Owais Shah helped give England's bowlers something to defend by scoring 63 in a total of 245 all out against New Zealand in the fourth one-day international at The Oval here Wednesday.
England were struggling at 101 for four before a fifth-wicket stand of 75 between Ravi Bopara (58) and Shah revived the innings.
Teenage pace bowler Tim Southee was the pick of New Zealand's attack with three for 47 in 10 overs.
Middlesex batsman Shah, who made a rapid 49 in England's 114-run win in the first match of this series, was run out going for a second when he failed to beat Mark Gillespie's direct hit from long-off.
England, after a steady start which saw Bell carve Gillespie for six, lost two wickets for three runs in the space of five balls.
Luke Wright was brilliantly caught by a diving Ross Taylor at short mid-wicket off a powerful pull.
And the Black Caps, who'd won the toss, then reduced England to 44 for two when they captured the key wicket of Kevin Pietersen for nought.
The star batsman tried to pull a good length ball from Gillespie but toe-ended a simple catch to Southee at mid-on.
There is a theory that if Pietersen gets out cheaply, England struggle.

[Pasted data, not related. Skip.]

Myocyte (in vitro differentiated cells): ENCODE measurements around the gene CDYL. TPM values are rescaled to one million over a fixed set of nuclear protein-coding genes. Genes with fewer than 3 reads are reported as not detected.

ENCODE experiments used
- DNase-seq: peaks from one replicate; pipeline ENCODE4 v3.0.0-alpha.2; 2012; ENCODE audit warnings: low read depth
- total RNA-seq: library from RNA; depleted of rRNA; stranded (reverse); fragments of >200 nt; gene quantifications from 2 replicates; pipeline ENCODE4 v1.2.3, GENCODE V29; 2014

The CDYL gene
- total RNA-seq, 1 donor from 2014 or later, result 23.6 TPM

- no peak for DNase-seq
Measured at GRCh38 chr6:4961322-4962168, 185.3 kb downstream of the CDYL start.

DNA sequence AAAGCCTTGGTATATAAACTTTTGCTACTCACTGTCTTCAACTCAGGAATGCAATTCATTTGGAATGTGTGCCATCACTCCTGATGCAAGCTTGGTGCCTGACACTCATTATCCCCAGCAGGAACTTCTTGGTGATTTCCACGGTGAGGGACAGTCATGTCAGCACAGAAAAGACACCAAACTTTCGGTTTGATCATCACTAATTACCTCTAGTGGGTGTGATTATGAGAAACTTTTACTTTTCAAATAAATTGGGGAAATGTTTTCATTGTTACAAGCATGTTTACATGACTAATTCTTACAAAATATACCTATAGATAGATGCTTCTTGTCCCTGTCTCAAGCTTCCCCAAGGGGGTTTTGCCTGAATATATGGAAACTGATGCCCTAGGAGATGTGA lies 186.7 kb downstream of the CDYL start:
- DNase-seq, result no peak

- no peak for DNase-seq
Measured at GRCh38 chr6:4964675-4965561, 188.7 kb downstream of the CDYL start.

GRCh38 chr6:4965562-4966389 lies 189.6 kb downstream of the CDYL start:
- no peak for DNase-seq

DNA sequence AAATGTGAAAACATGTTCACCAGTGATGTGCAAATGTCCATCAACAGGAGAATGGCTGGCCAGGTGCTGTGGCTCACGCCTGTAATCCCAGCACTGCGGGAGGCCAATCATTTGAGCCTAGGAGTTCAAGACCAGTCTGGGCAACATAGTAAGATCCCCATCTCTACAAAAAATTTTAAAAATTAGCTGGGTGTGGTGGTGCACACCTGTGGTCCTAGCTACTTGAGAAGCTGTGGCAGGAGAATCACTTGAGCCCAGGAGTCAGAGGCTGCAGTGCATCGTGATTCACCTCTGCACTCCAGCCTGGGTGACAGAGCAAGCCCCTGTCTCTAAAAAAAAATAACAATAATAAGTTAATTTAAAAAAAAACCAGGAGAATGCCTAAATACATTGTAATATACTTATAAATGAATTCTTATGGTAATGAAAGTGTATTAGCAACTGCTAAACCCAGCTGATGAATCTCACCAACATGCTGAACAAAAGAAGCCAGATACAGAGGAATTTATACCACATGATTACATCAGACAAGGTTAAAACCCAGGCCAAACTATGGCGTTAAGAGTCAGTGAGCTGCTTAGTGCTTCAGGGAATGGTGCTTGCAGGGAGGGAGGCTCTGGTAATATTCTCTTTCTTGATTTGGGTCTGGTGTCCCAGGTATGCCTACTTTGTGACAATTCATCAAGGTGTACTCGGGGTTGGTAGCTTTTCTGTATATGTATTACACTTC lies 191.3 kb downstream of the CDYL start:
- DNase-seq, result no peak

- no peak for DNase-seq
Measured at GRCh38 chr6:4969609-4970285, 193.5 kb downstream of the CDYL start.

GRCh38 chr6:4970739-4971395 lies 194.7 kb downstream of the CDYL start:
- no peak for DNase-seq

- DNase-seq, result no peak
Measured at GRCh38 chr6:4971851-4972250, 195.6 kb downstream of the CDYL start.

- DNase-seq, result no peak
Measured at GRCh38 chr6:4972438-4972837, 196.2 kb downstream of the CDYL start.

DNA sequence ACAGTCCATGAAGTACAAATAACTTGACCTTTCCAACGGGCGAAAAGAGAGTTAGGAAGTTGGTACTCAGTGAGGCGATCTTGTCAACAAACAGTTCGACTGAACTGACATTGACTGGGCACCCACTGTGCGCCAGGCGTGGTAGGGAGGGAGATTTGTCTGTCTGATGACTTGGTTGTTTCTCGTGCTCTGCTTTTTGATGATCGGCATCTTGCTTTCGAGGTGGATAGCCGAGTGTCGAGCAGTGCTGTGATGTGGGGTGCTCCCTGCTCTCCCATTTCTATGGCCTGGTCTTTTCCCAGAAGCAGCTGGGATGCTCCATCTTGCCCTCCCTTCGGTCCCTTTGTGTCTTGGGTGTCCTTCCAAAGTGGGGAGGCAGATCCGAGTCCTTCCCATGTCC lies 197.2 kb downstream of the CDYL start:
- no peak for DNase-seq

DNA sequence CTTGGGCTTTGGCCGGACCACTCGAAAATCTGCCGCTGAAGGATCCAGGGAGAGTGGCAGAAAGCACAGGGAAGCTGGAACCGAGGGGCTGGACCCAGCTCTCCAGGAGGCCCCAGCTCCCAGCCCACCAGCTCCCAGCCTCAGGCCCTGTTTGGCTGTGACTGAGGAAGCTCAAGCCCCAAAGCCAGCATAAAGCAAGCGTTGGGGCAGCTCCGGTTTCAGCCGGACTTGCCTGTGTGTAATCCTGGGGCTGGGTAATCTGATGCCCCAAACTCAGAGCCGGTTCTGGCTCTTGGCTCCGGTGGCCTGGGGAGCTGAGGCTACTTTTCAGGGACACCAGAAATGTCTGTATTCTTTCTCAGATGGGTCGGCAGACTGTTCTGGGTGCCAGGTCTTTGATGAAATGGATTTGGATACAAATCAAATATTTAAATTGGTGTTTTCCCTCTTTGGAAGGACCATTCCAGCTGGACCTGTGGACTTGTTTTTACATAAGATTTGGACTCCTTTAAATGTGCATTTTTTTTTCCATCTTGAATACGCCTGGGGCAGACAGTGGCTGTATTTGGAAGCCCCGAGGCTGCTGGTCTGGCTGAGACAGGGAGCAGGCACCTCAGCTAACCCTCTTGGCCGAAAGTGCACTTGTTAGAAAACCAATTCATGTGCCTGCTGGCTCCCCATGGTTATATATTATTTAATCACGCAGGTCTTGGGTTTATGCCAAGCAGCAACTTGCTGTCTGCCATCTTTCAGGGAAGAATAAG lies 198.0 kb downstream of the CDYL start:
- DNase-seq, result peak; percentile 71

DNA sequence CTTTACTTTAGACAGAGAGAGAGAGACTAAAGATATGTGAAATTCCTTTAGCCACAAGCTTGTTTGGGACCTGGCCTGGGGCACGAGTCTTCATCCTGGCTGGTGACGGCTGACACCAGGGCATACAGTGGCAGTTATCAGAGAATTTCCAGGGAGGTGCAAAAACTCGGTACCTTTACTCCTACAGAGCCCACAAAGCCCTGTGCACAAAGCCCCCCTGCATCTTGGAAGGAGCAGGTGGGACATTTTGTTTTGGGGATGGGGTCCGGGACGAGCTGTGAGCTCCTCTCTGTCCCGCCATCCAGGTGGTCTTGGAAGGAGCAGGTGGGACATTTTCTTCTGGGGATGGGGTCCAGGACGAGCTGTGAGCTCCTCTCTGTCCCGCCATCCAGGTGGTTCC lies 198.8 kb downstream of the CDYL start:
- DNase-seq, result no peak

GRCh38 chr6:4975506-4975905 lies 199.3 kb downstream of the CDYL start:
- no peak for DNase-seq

It certainly proved true during Saturday's third one-dayer at Bristol where Pietersen was out for four in a match New Zealand won by 22 runs to level the series at 1-1.
Bell, however, was batting well. But after a stand of 37 with Bopara he got himself out on 46.
Trying to run the ball to third man, he gave wicket-keeper Brendon McCullum an easy catch off Southee.
And it was not long before 81 for three became 101 for four when England captain Paul Collingwood was bowled off an inside edge by Southee.
Shah though struck sixes over mid-wicket off Southee and New Zealand captain Daniel Vettori, the left-arm spinner launched high over long-off.
Bopara whose fifty came off 69 balls, couldn't press on. He was out when a checked drive off a slower ball in Gillespie's comeback over gave all-rounder Jacob Oram, fit after a hamstring problem, a simple catch at mid-on.
Shah's fifty was quicker, off 63 balls with two sixes and three fours.
But the biggest problem he then faced was the inability of a batsman to stay with him. His exit was part of a sequence which saw England lose three wickets in three overs for nine runs.